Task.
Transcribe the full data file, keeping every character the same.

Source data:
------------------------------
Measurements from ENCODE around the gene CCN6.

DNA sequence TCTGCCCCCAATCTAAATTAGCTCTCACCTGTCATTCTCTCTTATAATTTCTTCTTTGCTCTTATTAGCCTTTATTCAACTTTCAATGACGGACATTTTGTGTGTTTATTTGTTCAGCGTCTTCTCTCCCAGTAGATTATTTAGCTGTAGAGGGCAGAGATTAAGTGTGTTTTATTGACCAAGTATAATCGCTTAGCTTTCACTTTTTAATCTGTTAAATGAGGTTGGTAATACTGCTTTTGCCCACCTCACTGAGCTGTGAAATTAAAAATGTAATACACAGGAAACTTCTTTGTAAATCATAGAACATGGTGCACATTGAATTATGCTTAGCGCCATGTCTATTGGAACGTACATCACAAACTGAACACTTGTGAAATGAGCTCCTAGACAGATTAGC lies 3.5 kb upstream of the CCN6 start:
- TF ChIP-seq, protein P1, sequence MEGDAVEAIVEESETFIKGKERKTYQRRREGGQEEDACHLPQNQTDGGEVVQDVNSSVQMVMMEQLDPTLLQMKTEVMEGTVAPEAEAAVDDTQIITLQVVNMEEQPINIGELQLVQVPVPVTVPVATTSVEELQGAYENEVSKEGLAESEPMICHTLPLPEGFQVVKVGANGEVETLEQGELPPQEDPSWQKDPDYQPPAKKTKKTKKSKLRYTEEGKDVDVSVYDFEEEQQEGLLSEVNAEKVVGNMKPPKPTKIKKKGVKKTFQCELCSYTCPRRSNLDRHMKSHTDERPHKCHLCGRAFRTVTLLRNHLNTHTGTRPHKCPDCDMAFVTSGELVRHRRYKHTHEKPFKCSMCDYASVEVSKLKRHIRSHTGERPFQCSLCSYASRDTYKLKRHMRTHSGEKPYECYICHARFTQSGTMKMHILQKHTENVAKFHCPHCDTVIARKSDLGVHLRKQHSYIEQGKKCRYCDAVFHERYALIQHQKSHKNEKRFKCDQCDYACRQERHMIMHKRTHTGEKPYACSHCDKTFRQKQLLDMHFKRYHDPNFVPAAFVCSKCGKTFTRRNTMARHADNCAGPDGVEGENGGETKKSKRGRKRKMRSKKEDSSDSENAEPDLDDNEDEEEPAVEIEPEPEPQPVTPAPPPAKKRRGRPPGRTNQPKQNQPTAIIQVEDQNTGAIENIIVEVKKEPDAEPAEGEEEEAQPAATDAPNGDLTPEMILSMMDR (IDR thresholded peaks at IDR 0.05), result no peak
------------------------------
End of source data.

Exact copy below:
Measurements from ENCODE around the gene CCN6.

DNA sequence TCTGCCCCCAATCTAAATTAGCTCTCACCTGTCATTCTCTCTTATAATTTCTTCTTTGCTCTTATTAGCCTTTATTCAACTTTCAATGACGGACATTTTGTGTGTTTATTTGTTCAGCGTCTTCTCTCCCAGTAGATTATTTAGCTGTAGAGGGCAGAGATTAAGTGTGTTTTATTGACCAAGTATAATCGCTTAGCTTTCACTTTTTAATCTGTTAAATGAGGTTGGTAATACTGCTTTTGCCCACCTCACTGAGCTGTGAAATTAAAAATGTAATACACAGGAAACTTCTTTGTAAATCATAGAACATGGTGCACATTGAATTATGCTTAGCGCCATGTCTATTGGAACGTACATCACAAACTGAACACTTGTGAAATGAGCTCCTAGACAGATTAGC lies 3.5 kb upstream of the CCN6 start:
- TF ChIP-seq, protein P1, sequence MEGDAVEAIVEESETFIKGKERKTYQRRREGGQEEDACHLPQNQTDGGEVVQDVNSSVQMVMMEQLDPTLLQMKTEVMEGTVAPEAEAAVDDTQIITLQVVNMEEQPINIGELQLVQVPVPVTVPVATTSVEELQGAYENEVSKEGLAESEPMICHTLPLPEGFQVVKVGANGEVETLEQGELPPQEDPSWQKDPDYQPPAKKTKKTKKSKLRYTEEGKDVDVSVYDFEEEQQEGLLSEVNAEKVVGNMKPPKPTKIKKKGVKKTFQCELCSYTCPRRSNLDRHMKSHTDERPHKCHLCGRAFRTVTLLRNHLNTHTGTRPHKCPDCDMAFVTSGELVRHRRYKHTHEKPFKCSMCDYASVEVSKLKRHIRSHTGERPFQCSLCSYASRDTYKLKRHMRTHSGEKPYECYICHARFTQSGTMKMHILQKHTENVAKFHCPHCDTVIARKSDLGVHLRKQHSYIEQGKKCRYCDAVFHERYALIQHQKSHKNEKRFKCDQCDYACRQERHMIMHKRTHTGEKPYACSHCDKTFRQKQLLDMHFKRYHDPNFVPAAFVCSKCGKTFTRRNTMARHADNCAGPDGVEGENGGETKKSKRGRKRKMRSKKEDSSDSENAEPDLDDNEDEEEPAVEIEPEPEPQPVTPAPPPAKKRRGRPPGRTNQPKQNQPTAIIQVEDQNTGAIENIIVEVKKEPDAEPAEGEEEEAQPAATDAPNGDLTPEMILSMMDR (IDR thresholded peaks at IDR 0.05), result no peak